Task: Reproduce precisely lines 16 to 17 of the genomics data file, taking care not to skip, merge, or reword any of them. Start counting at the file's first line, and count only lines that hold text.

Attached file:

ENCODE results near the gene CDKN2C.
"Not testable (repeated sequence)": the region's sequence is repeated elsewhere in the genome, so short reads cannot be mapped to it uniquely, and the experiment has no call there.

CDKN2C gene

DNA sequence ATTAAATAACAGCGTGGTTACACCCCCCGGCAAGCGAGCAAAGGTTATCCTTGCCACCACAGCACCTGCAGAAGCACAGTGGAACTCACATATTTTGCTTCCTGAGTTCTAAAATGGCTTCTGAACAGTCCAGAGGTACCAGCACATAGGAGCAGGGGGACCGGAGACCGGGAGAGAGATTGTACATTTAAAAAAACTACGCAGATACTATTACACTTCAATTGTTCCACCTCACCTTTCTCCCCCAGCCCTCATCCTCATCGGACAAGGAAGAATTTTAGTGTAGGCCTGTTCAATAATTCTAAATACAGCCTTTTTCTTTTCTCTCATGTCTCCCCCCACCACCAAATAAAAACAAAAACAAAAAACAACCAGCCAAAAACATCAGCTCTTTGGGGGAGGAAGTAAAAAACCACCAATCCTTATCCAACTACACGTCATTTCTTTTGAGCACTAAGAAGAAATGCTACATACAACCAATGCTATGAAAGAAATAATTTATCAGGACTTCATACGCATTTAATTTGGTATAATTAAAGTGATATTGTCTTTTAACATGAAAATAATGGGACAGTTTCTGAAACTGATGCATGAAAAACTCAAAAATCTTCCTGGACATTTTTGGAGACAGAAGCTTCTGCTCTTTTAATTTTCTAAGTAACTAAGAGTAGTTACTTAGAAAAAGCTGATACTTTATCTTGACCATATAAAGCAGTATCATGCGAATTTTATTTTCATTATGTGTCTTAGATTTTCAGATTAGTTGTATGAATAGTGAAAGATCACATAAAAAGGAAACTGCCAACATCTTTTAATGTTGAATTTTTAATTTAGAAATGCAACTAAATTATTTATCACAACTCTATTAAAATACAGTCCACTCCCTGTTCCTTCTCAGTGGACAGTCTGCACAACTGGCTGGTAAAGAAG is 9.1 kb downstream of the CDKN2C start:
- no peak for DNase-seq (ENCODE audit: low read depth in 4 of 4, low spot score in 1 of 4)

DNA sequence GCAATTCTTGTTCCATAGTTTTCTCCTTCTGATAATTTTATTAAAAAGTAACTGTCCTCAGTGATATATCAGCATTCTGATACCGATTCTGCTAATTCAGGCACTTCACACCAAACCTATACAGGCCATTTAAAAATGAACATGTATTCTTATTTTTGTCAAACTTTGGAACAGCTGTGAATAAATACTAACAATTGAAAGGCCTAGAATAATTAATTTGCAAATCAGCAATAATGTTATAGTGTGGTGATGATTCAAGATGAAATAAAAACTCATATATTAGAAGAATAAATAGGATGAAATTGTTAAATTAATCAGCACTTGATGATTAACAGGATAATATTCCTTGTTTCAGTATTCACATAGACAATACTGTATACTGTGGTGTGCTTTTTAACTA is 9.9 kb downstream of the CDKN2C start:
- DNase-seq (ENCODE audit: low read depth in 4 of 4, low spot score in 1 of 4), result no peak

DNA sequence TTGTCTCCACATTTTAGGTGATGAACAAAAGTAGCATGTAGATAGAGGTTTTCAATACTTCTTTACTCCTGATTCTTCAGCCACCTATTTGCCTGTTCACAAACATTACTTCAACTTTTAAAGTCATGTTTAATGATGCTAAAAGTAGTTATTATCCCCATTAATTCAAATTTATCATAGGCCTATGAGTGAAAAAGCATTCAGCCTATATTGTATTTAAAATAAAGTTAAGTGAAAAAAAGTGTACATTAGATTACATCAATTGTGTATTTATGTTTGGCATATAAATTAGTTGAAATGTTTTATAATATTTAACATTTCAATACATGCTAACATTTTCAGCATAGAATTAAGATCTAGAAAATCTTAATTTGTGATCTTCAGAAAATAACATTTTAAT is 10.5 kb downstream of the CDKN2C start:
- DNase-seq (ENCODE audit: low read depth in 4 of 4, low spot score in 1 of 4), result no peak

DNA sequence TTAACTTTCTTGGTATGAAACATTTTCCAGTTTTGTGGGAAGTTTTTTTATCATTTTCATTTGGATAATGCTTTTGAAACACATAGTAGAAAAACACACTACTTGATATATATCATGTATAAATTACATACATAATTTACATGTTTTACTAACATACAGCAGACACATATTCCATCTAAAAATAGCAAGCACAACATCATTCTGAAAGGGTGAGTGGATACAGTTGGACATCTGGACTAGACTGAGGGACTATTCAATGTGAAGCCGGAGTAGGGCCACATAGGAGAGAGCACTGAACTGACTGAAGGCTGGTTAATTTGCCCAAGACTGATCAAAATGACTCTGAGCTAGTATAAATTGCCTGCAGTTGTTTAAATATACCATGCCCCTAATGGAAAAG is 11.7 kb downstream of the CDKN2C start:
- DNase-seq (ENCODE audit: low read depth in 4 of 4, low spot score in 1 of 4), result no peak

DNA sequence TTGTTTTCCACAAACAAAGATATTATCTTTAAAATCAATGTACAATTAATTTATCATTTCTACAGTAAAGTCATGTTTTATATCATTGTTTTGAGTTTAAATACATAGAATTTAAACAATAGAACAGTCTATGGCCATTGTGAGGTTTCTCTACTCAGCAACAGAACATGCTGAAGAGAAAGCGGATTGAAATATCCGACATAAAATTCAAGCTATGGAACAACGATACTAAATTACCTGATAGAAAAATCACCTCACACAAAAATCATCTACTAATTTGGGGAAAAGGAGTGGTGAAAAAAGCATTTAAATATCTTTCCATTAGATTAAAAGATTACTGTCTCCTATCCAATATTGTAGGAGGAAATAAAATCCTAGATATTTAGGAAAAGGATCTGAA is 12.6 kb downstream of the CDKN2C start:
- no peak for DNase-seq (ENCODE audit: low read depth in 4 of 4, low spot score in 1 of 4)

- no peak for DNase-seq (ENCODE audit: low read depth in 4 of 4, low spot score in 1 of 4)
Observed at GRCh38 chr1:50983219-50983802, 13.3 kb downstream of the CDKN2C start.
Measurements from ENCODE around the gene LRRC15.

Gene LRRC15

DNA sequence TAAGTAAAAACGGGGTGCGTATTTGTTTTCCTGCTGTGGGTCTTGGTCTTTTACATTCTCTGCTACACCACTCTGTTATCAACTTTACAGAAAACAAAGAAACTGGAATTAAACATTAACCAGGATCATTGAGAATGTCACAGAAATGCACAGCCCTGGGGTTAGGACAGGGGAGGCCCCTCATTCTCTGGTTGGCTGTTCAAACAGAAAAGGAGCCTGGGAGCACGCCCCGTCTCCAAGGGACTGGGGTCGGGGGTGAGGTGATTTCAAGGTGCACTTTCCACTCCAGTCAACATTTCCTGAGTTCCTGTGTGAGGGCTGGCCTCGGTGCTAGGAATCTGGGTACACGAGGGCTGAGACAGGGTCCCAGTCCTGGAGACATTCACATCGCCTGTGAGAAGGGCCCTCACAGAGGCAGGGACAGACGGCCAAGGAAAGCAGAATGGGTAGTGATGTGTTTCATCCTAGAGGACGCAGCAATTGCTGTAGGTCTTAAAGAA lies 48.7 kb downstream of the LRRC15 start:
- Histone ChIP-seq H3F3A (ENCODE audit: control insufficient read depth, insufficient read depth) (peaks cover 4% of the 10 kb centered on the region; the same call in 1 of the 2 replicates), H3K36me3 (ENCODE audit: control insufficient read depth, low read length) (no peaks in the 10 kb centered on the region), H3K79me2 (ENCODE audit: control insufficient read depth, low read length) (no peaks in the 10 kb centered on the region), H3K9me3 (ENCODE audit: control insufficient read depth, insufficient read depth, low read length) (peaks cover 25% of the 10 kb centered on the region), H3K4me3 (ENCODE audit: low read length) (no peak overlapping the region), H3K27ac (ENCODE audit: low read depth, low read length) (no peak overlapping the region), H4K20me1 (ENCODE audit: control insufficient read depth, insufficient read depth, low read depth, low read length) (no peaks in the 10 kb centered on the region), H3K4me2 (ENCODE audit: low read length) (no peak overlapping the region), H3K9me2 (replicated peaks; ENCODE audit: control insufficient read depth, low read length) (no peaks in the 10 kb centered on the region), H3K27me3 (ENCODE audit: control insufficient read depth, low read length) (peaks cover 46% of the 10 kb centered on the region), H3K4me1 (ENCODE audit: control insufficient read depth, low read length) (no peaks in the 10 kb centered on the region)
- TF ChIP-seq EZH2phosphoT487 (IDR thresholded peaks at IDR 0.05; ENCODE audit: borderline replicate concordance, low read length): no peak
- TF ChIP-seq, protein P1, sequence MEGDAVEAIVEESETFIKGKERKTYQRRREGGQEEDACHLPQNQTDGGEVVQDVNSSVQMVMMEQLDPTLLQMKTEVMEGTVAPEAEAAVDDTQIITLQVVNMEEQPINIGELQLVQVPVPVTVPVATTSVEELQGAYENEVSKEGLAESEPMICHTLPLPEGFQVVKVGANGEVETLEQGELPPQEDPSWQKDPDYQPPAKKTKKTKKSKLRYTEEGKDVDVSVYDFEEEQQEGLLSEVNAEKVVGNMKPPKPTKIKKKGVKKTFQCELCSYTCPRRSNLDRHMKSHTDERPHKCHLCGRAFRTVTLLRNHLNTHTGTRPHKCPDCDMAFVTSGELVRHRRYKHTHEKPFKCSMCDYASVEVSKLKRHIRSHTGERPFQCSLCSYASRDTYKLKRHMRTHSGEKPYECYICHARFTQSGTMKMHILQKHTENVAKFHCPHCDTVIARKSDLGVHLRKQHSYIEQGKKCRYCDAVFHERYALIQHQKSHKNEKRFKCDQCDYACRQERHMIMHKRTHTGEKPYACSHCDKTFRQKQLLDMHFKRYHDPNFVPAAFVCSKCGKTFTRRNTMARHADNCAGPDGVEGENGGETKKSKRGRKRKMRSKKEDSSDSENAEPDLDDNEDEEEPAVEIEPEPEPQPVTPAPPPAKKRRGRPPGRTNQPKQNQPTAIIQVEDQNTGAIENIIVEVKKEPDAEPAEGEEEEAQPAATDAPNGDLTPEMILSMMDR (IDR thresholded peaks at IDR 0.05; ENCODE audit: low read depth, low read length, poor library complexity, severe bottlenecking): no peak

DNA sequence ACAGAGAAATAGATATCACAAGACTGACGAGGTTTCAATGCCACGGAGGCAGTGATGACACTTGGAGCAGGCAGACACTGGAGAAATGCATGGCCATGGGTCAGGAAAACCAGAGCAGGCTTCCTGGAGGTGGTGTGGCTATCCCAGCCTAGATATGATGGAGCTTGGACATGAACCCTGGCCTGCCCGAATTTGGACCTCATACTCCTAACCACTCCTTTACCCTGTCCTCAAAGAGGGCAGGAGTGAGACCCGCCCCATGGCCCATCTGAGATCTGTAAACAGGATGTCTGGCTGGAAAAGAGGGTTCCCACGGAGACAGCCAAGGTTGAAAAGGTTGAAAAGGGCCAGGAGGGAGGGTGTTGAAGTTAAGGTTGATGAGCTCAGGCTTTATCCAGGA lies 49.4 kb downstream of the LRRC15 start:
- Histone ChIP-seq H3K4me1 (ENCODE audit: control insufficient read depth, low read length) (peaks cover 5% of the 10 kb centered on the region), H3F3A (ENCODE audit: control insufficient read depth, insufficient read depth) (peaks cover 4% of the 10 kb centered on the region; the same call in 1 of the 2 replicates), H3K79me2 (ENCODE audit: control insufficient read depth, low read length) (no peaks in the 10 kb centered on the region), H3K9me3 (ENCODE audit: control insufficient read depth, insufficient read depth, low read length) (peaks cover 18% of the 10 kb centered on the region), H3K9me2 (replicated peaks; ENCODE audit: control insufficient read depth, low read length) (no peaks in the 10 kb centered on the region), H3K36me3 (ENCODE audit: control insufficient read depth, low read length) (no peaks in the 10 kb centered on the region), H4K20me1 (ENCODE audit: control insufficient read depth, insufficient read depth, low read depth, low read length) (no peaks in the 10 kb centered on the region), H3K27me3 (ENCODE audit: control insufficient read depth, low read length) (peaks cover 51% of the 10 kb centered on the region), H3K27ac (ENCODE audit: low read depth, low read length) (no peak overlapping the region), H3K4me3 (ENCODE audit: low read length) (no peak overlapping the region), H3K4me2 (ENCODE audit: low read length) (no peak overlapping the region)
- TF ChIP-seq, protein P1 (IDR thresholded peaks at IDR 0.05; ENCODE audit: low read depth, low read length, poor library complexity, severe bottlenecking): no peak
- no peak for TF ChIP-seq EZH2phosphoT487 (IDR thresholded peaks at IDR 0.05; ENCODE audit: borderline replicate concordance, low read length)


Measurements from ENCODE around the gene LRRC15.

Gene LRRC15